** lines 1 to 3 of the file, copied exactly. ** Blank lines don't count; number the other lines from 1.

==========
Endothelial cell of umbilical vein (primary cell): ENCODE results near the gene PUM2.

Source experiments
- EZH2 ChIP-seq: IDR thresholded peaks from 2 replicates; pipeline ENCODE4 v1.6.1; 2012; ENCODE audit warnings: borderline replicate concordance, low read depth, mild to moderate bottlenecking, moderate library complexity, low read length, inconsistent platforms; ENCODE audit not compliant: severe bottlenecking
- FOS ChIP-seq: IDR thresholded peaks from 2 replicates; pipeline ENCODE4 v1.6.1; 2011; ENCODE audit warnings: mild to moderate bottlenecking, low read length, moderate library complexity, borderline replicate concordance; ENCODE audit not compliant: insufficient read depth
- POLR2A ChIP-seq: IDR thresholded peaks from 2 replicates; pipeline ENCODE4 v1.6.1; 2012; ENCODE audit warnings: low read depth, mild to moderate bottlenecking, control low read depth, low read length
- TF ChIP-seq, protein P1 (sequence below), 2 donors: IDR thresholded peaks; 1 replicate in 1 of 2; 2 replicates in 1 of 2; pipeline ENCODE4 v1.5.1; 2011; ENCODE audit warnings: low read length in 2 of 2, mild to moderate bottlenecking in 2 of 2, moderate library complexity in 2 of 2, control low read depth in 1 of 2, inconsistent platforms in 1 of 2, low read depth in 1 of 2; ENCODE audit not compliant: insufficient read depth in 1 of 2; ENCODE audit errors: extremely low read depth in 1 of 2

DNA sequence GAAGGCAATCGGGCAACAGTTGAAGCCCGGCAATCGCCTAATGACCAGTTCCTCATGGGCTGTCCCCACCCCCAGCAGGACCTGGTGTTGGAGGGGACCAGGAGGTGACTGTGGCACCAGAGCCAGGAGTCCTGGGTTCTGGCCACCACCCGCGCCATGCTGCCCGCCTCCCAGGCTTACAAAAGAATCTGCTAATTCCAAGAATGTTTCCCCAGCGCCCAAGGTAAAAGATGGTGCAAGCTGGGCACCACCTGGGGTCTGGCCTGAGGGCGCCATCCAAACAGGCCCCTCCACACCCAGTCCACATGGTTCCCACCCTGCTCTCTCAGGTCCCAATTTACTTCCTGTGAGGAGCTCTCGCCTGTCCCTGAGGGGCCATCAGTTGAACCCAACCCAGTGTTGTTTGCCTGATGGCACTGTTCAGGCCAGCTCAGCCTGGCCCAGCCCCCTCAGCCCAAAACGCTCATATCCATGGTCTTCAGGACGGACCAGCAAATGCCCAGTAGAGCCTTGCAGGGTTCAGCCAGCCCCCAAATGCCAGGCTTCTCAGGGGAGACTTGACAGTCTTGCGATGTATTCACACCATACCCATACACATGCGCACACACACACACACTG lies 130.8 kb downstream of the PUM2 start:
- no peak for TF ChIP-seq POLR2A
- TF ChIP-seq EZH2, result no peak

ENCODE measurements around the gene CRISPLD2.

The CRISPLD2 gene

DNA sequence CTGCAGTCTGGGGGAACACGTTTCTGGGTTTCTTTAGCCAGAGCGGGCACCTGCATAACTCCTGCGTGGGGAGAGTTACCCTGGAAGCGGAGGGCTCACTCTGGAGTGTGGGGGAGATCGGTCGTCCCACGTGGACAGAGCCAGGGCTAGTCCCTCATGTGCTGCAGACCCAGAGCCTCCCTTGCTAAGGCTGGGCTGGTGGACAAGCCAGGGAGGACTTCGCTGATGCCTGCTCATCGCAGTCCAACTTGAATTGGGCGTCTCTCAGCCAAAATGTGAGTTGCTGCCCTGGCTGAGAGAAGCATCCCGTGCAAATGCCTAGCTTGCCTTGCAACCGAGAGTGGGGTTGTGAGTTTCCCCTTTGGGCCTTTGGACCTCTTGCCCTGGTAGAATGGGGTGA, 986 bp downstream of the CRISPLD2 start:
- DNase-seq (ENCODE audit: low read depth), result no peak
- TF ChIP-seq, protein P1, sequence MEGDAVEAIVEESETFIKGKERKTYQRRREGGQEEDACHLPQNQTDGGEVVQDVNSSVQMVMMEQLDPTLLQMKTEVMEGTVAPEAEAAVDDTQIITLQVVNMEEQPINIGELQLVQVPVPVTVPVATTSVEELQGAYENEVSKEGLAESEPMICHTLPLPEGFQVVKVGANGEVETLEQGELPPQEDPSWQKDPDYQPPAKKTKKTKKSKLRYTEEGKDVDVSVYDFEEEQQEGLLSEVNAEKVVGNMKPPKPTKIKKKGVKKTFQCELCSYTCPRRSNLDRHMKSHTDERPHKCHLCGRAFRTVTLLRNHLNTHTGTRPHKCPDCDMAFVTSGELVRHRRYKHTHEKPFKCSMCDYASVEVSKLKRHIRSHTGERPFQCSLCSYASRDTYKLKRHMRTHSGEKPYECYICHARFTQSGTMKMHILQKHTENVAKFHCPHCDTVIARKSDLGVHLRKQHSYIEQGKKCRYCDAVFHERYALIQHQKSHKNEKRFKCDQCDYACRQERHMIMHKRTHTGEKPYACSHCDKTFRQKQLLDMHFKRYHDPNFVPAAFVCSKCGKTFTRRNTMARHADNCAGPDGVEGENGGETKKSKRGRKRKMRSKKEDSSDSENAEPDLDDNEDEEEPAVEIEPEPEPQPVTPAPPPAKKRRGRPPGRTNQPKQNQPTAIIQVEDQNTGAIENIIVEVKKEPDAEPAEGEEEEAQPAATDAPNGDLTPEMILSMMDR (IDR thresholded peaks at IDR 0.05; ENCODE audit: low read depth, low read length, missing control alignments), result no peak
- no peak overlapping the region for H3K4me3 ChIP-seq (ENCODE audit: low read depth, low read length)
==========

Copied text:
Endothelial cell of umbilical vein (primary cell): ENCODE results near the gene PUM2.

Source experiments
- EZH2 ChIP-seq: IDR thresholded peaks from 2 replicates; pipeline ENCODE4 v1.6.1; 2012; ENCODE audit warnings: borderline replicate concordance, low read depth, mild to moderate bottlenecking, moderate library complexity, low read length, inconsistent platforms; ENCODE audit not compliant: severe bottlenecking